In 2014, the FSLN-controlled National Assembly modified the Constitution, lifting term limits and allowing Ortega to run for reelection indefinitely. He ran again in 2016, this time including his wife on his ticket, and won an election marred by the disqualification of opposition candidates, a lack of international observers, and credible claims of fraud. This year, the Nicaraguan government continued to ignore internal and external pressure to meaningfully reform its electoral laws — to meet basic standards to be considered free and fair — ahead of the upcoming presidential elections, scheduled for November 6, 2021. Instead, in May, the National Assembly approved a series of sham electoral reforms that concentrated even more power in the hands of Ortega and made it even more difficult for the opposition to meaningfully compete in the elections. It also appointed new members to the Supreme Electoral Council (CSE) who are clearly partisan and loyal to the President. Not long after taking these measures, Ortega began targeting individuals he deemed to be an electoral threat.
After placing Cristiana Chamorro under house arrest on June 3, Nicaraguan officials quickly proceeded to arrest three other presidential candidates. On June 6, they arrested former ambassador and presidential hopeful Arturo Cruz at the airport when he was returning from a trip to the United States, and during the same weekend, the Public Prosecutor summoned another presidential candidate, Félix Maradiaga, to appear before a court in Managua on June 8. He was arrested immediately after leaving the court building. Hours later, economist and presidential candidate Juan Sebastián Chamorro was also arrested.
Discontent with merely arresting and disqualifying his most important political opponents from running for office, Ortega has gone even further and has also begun arresting prominent members of the opposition and civil society. Previous allies, such as former Minister Dora Téllez, retired General Hugo Torres, President of Unamos Suyen Barahona, former vice presidential candidate Violeta Granera, and economist José Adán Aguerri, are among several of those who have been arrested over the past five days. Nearly all of them have been accused of plotting against the state and laundering money, and they are being processed under a vague and abusive “treason” law that was approved last year.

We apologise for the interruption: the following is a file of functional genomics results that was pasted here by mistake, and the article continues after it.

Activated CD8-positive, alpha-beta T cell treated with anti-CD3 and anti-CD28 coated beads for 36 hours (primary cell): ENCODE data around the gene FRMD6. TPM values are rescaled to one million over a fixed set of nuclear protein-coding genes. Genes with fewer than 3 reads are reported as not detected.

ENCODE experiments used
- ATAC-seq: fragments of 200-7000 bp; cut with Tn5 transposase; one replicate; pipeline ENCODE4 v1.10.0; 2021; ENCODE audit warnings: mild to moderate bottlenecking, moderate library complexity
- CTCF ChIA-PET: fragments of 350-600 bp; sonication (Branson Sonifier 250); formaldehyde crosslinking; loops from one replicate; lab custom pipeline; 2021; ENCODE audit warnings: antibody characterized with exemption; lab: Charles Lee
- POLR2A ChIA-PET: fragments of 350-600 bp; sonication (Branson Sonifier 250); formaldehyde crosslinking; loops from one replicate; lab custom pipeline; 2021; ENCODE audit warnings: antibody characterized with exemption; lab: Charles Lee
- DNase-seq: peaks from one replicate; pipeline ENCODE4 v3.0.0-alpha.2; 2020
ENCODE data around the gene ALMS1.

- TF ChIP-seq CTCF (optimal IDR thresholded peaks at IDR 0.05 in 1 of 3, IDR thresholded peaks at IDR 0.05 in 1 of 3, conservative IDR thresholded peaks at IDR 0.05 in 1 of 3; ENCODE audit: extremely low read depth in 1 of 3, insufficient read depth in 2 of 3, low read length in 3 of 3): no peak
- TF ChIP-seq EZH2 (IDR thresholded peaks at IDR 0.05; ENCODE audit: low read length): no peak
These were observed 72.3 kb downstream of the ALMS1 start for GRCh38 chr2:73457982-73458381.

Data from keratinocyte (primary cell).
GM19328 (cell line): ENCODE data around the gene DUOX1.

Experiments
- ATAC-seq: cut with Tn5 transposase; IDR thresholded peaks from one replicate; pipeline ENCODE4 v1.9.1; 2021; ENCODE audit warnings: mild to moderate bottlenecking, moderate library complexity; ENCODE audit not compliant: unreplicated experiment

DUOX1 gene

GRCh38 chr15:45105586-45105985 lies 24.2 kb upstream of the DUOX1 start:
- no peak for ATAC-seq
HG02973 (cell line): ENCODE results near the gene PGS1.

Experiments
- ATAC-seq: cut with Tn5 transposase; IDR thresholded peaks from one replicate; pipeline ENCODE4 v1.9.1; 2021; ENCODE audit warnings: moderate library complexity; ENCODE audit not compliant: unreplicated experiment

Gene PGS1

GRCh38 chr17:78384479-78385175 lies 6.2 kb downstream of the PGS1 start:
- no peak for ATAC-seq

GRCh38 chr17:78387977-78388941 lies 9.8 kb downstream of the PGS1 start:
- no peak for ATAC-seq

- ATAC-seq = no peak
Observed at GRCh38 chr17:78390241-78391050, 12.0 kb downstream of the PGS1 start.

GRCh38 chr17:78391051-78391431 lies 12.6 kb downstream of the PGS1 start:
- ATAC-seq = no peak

“Ortega’s regime cannot be considered democratic, as it systemically violates the principles set out in the Inter-American Democratic Charter. He has remained in power through a series of unconstitutional reforms and illegal court rulings that did away with presidential term limits. The recent wave of arrests is not only a serious violation of the civil and political rights of Nicaraguans, but it sends a clear message that Ortega no longer intends to compete in free and fair elections,” said HRF Chief Legal Officer Roberto González. “HRF joins the OAS in condemning the wave of repression unleashed by the Ortega regime, and calls on all member states to apply the democracy clause on Nicaragua. Ortega must release all political prisoners, allow for international observers, and step down peacefully to ensure Nicaraguans can participate in a free and fair election, with international observers, in November.”
The Human Rights Foundation (HRF) is a nonpartisan nonprofit organization that promotes and protects human rights globally, with a focus on closed societies.